I’d like to say my plan is a no-brainer, but it’s not. I can see at least three obstacles, and there are probably more. On the commercial side, you’re going to have some cannibalization. There are probably households today who, to get the best of both worlds, buy a book in both print and electronic versions. Give away the ebook, and you sacrifice those ebook sales. I have to believe, though, that that’s not going to amount to that many copies, and if you’re talking about your long-run survival those duplicate sales are trivial. Also on the commercial side is the question of how this would affect Barnes & Noble, the struggling behemoth of physical bookstores which also, with the Nook, is Amazon’s top competitor in the e-reader market. I’m sure there would be both benefits and costs for B&N, but since I don’t know the details of the company’s finances I don’t know what the net effect would be. Still, if you’re losing as much money as B&N is, business-as-usual is not exactly an attractive strategy.

There’s also the technical challenge involved in actually distributing the free ebooks. Vinyl records are sold sealed in plastic. The only way to get the code for the free e-copy (other than engaging in vandalism in a retail store) is to buy the album, crack the seal, and fish out the code. The books on bookstore shelves aren’t sealed in plastic, so how do you prevent creeps from writing down the code in a store and then going home and filching the e-book from your server? I don’t know the answer to that question – I’m thinking maybe you print a code on the sales receipt – but I have to think there’s a geek somewhere who could come up with a boffo solution. Some publishers are already experimenting with physical/digital bundles, including ones that include an ebook download for free, so there are clearly already some test cases to learn from. The good news is that book buyers, as a group, probably aren’t the most criminally minded segment of the population.

Will giving away ebooks secure the future of the printed book, save the corner bookstore, and let publishers go back to enjoying three-martini lunches? No. But I think it would help, and at the very least it would annoy Amazon. When you’re on the receiving end of Massive Disruption, it’s not a bad idea to foment a little disruption yourself.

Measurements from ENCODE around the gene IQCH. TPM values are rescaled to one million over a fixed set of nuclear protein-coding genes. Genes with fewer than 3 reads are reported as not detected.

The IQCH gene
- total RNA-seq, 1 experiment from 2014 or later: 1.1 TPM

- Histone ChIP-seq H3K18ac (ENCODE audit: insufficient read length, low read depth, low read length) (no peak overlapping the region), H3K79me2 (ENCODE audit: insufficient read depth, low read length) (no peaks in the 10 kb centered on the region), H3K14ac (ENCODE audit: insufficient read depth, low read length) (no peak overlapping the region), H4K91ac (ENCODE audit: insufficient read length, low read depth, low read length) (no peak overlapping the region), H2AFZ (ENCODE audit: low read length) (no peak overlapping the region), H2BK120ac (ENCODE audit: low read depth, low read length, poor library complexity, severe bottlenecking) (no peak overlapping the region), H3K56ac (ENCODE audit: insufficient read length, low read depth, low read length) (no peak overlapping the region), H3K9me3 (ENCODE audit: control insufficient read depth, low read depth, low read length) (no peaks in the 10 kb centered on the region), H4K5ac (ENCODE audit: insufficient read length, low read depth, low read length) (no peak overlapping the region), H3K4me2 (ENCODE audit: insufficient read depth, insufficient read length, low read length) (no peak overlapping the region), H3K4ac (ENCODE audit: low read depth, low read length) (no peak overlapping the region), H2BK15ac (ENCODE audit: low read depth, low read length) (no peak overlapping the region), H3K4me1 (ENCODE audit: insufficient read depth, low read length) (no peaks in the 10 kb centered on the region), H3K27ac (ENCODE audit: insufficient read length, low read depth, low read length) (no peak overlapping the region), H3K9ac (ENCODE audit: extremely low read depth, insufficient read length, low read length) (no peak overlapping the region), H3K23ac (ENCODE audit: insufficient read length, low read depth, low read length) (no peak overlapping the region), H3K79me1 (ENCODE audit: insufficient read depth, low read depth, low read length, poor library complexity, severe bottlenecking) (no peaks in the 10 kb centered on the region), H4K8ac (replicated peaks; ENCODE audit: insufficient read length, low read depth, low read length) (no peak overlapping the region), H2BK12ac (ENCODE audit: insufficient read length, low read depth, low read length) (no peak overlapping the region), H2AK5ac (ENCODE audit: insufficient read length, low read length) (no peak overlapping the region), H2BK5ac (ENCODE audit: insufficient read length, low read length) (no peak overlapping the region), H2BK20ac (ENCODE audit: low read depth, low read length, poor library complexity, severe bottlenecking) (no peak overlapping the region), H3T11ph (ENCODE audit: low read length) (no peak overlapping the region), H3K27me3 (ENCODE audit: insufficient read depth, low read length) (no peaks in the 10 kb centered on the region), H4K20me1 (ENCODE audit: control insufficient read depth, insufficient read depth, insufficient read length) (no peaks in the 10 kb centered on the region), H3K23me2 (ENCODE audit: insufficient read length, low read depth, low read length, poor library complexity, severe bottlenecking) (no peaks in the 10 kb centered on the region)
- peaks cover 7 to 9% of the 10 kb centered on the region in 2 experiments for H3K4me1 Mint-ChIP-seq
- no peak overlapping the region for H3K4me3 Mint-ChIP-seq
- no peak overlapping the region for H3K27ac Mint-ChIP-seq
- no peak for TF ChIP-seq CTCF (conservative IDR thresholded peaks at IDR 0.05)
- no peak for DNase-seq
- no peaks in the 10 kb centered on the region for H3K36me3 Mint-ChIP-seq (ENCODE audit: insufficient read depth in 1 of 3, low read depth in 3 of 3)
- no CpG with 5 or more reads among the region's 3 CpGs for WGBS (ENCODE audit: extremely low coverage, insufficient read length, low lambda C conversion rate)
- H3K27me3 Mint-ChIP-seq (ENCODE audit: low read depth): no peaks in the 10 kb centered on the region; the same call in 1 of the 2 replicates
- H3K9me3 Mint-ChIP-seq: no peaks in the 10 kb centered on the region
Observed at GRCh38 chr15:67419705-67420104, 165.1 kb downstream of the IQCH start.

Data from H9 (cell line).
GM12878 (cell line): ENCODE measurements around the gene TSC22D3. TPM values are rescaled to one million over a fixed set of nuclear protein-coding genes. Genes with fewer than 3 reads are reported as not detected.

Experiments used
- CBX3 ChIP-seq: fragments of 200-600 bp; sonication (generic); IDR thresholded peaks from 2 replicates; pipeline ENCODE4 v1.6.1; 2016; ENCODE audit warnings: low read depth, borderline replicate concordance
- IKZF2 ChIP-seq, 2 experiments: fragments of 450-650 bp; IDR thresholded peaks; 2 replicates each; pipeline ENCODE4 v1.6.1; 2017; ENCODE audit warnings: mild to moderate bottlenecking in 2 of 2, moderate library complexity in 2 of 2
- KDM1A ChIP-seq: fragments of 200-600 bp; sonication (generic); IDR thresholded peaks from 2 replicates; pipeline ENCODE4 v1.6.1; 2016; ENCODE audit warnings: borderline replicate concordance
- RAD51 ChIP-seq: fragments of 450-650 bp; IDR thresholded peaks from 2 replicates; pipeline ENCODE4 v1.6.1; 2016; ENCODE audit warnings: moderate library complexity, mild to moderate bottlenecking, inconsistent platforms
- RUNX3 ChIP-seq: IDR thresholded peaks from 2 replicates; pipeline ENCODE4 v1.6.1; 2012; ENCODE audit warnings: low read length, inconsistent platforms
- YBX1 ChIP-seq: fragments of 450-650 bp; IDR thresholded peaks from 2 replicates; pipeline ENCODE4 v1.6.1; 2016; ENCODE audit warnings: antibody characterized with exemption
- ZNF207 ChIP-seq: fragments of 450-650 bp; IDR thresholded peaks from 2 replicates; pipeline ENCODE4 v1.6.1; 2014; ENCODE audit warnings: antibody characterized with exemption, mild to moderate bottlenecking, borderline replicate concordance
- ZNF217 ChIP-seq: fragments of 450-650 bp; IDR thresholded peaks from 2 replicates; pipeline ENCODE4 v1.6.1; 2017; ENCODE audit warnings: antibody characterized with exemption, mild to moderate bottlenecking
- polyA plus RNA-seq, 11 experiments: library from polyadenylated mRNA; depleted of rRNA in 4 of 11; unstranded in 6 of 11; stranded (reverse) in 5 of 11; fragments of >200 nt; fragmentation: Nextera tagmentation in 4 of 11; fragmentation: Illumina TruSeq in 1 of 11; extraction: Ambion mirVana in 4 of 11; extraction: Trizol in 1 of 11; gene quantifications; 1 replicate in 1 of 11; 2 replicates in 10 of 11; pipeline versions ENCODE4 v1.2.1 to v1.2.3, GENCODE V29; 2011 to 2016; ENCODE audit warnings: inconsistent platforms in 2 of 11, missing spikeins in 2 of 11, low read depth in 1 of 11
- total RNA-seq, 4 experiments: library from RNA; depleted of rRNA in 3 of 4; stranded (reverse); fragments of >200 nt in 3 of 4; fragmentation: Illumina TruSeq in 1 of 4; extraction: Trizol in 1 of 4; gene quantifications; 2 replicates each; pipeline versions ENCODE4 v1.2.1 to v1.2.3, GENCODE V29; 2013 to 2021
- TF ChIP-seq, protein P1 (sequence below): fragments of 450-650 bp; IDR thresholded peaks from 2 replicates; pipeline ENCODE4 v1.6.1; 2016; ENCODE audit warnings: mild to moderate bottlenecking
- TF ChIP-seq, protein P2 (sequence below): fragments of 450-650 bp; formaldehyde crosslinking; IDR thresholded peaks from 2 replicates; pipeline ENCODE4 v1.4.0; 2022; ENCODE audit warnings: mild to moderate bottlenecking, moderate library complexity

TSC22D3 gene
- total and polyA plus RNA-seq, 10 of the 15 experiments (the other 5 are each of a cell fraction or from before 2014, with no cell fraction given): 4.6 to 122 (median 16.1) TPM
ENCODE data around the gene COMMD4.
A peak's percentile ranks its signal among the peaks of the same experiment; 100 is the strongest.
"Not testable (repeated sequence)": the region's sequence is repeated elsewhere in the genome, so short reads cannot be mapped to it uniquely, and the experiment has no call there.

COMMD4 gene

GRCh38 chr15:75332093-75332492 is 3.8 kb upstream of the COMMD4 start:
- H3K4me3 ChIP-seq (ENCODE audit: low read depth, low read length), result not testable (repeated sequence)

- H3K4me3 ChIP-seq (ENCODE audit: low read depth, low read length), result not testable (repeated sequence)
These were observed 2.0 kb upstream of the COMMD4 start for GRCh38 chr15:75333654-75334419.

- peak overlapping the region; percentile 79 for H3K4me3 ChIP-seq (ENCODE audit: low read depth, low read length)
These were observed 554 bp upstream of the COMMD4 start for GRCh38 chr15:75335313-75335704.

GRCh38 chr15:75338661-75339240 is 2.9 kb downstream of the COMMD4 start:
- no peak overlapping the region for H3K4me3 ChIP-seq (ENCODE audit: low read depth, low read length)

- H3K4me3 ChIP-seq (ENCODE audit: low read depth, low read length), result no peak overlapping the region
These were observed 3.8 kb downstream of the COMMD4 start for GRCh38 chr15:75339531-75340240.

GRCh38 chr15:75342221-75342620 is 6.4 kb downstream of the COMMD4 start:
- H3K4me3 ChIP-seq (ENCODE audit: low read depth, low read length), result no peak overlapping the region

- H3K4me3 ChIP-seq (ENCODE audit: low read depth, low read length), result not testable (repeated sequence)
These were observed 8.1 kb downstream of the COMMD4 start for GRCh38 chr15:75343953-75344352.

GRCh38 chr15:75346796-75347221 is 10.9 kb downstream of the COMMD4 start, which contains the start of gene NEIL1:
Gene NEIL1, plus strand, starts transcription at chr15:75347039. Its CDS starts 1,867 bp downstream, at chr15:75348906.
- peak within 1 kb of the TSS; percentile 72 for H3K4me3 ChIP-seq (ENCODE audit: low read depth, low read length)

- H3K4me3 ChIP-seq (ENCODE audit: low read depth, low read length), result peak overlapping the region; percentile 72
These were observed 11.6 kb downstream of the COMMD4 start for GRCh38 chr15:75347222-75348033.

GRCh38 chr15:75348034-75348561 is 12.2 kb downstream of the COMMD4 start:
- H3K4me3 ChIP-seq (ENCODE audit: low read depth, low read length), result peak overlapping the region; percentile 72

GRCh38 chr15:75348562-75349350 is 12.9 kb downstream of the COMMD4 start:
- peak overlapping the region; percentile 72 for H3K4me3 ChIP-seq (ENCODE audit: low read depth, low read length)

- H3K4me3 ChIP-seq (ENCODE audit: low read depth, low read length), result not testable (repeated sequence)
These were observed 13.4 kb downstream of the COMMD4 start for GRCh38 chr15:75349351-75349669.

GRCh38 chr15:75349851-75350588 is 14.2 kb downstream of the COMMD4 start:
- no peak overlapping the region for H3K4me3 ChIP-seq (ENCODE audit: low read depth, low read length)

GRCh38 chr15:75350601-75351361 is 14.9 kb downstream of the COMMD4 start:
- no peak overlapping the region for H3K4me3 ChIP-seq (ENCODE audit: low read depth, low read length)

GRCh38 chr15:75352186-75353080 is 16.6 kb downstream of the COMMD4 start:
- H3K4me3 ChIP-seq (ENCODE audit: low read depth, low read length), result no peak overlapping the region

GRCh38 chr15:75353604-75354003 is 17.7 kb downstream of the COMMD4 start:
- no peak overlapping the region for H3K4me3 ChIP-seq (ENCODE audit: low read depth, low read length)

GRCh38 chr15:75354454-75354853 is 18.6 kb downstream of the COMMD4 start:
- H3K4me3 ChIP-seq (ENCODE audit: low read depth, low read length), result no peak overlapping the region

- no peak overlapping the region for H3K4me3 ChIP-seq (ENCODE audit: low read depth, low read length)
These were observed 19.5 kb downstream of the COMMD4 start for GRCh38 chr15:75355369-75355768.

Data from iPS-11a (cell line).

POSTSCRIPTIVE QUESTION: In that article I link to above, Bosman writes that “sales of older books — the so-called backlist, which has traditionally accounted for anywhere from 30 to 50 percent of the average big publisher’s sales — would suffer terribly [if physical bookstores disappear].” I had assumed, following Long Tail logic, that online bookstores, which can “stock” far more backlist books than even the largest physical bookstore, would spur more backlist sales than physical stores. I guess I was wrong. Can anybody with inside knowledge of the book trade confirm the truth of what Bosman wrote? And if it is true, what does that say about the power of the Long Tail effect?

24 thoughts on “Why publishers should give away ebooks

  1. A Facebook User

    That’s a brilliant strategy. Not only would it weaken Amazon’s and Apple’s closed universes, it would provide significant benefits to readers: they get the best of having physical books (random access, page flipping, scanning, page comparisons, diagrammatic note-taking) and the best qualities of digital books (searchability, portability, read-anywhere / read-in-snatches).

  2. Wngdn

    My best guess about the reason backlist sales would suffer terribly is a lack of promotion. Publishers mainly promote new releases. People are also less likely to stumble on backlist titles online, because Amazon, B&N, and so on tend to rank things by popularity. In other words, although they can “stock” all of those backlist titles, they have limited “display space”.

    (I work in publishing, but on the production side, not marketing, so I can only guess.)

  3. Dan Miller

    I’m not actually knowledgeable about the publishing industry in any way, but I think it might be worth pointing out a distinction between backlist and the long tail effect. As I understand it, the long tail relates to niche interests, but still might gravitate to the newest releases in those niche interests. So it could be possible for this to not be contradictory. As I said, I could be totally off base, but might be worth keeping in mind.

  4. GregPfister

    I don’t think the “annoy Amazon” aspect still works. New kindles — all species, as far as I can tell — now support ePub. At least that’s what Amazon.com says; Wikipedia doesn’t agree.